The regional real estate, construction and hospitality sectors have been turned upside down over the last two years, with Covid-19 bringing these sectors to a halt. The impact of the pandemic remains, however, the resurrection of these vital sectors across the region is a welcome relief because they support the development of modern cities, which in turn have attracted commerce and tourism to the Middle East and North Africa.
This latest edition of Law Update, provides vital insights, updates and commentary on the latest trends taking shape across the real estate, construction, hotels and leisure sectors. The articles within this edition cover a broad range of topics, from what’s next for real estate in Dubai, to commentary on Saudi real estate, a market that is set to become the main bedrock of the region for years ahead. You will find articles on reforming real estate laws in Qatar, foreign investment and ownership in Oman, and mitigating risks on hotel construction projects and the lessons learnt from Covid.Read the full report
The United Arab Emirates (“UAE”) Securities and Commodities Authority (“SCA”) has issued new corporate governance rules under the Chairman of SCA Board Decision No. (03 R.M) of 2020 concerning adopting the Corporate Governance Guide for Public Joint Stock Companies (“Corporate Governance Rules” or “New Rules”) to regulate public joint stock companies in the UAE (“PJSCs”).
The New Rules were published on 27 February 2020 and came into force on 28 April 2020. They repeal the previous corporate governance rules No. (7 R.M) of 2016 concerning the Standards of Institutional Discipline and Governance of Public Shareholding Companies (“Old Rules”).
The New Rules specifically set out and describe the principles and objectives of corporate governance which are centred around the key pillars of: accountability; fairness; disclosure; transparency; and responsibility. They also confirm the key corporate governance principles initially provided for under the Old Rules (including, but not limited to: the constitution and operation of the Board; the management of conflicts of interest and related parties; the use and operation of the general assembly; Board committees; risk management; compliance; and audit).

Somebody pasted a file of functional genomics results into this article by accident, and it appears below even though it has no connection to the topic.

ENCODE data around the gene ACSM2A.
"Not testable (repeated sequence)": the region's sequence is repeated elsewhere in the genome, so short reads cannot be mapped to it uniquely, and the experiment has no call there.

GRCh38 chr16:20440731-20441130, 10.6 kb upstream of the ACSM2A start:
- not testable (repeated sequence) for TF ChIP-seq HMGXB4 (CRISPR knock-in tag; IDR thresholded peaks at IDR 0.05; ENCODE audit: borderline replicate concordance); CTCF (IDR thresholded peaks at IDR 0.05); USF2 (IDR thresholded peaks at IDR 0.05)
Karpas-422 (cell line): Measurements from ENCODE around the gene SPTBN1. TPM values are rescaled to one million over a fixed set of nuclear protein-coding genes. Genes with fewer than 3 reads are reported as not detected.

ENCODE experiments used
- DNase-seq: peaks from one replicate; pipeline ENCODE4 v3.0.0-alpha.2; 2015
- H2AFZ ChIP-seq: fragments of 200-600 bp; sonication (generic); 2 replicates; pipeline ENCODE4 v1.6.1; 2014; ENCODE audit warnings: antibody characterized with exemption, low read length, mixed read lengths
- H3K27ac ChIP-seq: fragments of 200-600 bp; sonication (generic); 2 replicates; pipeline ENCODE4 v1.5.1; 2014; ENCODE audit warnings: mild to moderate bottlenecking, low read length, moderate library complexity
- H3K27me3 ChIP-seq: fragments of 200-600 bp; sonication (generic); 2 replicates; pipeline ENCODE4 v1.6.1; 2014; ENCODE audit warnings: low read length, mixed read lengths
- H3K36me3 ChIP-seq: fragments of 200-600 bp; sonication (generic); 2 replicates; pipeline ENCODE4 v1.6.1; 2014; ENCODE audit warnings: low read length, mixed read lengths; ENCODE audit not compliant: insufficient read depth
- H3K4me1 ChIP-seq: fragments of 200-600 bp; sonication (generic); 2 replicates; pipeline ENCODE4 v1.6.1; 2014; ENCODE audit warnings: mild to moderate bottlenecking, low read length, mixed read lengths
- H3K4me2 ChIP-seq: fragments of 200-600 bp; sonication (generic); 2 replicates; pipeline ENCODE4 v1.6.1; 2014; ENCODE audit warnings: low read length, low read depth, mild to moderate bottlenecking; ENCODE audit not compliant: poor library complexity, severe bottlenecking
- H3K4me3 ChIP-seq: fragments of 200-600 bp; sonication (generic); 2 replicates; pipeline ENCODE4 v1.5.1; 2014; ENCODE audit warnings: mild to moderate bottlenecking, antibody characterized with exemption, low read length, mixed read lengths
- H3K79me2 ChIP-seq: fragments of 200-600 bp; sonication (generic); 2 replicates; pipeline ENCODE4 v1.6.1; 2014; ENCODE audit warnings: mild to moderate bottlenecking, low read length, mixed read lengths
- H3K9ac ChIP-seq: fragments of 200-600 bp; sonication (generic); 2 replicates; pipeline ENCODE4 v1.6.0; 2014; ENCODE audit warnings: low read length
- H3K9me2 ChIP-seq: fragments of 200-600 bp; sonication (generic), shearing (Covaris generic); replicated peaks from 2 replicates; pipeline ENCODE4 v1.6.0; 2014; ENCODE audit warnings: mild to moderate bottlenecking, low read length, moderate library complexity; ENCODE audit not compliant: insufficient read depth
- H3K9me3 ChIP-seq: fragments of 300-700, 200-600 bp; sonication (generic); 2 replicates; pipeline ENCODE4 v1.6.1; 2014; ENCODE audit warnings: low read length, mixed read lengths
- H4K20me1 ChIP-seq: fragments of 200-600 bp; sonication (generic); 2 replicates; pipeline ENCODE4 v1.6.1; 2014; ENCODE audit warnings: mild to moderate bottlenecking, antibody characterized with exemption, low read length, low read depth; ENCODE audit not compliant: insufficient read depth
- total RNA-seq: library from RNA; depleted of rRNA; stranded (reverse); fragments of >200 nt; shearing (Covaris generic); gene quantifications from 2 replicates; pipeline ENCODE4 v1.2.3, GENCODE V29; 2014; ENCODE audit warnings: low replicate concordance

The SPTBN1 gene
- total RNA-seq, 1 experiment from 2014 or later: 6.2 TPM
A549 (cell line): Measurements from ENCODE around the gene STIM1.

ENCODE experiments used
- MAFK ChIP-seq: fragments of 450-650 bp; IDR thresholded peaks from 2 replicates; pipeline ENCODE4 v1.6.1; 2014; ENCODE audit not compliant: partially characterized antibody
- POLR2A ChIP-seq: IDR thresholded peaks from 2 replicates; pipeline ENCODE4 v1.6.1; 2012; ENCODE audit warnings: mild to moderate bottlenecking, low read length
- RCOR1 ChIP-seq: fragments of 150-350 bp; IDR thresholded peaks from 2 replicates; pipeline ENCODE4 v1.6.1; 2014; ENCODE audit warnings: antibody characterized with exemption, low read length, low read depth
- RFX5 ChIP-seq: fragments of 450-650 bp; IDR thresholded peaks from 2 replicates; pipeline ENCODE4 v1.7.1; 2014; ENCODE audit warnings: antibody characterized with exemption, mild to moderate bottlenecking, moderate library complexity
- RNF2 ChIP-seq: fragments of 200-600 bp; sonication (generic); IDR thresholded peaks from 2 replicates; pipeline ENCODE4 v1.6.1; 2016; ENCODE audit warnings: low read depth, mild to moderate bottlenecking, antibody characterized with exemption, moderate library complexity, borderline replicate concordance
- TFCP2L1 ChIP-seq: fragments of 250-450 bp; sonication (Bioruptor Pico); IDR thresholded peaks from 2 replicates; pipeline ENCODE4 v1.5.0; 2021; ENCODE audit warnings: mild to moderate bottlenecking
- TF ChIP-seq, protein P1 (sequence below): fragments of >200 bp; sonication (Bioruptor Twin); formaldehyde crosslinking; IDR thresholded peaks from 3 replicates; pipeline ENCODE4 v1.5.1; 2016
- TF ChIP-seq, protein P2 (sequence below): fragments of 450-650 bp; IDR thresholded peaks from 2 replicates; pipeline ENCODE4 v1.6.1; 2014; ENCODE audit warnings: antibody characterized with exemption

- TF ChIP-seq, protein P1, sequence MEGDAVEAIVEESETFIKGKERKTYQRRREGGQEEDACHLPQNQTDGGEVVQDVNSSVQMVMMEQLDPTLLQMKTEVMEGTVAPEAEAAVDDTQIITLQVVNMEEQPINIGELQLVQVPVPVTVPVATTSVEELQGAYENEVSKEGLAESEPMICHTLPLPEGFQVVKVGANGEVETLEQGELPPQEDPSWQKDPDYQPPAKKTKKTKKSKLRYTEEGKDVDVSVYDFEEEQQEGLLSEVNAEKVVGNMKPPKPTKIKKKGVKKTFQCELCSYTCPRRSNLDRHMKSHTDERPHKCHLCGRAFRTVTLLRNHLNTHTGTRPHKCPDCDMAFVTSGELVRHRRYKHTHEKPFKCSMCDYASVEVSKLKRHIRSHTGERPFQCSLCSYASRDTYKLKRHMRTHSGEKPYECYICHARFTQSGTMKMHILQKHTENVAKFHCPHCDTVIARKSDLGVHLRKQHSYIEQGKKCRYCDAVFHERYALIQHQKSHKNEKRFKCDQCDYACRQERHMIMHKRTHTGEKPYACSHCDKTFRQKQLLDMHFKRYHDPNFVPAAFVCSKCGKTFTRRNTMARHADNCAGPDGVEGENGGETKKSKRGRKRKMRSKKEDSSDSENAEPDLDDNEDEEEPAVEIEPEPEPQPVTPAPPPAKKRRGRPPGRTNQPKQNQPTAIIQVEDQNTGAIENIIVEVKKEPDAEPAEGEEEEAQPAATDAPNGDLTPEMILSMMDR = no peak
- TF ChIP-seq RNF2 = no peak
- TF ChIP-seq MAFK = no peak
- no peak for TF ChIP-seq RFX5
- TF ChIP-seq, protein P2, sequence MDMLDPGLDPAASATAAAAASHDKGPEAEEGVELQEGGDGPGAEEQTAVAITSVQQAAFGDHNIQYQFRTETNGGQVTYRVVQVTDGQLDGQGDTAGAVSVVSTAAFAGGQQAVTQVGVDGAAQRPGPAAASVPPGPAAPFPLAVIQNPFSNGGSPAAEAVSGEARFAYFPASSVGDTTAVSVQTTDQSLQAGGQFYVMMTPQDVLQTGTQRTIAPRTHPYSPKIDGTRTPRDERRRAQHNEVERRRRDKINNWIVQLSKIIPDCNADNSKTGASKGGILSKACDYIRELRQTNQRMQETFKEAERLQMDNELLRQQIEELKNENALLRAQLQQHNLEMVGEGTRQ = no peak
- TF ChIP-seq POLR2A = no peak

In addition, the New Rules provide, among other changes, for innovative solutions in relation to the management of a PJSC. For example, the New Rules enable a PJSC to adopt a dual governance structure under which the management functions are separated from the supervisory functions. This is achieved through establishing two board committees: (i) a supervisory or oversight committee; and (ii) an executive committee. These committees should work together to achieve the PJSC’s objectives.
The New Rules also encourage the establishment of two non-mandatory committees: (i) a risk committee; and (ii) a technology committee. A risk committee would be responsible for setting out the risk management strategy of the PJSC and its implementation. A technology committee would be responsible for reviewing and approving the PJSC’s technology plans and strategy and their implementation. Also new is the requirement for the General Assembly to adopt a policy for corporate social responsibility (“CSR”) in order to balance the objectives of the PJSC and the wider community in which it operates.
The New Rules are complimentary to the Old Rules although there are some new requirements. Thus, if a PJSC’s constitution and corporate governance framework (and accompanying policies) are in compliance with the Old Rules, then a review of the New Rules should not elicit material structural changes to the PJSC’s existing corporate governance architecture. However, there are likely to be additional requirements. PJSCs are recommended to undertake an internal audit of their existing articles of association and corporate governance framework (and policies) in order to confirm compliance with the New Rules and to assess any additional requirements for their corporate governance framework highlighted in the New Rules.
In the ever increasing fight to attract capital, particularly in emerging markets and in this distressed pandemic scenario, adopting features required or recommended in the New Rules could be advantageous to a PJSC compared to its peers in terms of attracting new investors and growing existing ones. It would certainly add ammunition to a PJSC’s investor relations officer when communicating the PJSC’s equity story to relevant stakeholders.
Further, the New Rules present an opportunity for PJSCs to enhance their ESG (environmental, social and governance) credentials which is an increasingly important weapon in the battle to maximise shareholder value in this rapidly changing investing age.
Al Tamimi & Company have the appropriate knowledge and experience to assist PJSCs in this helpful exercise.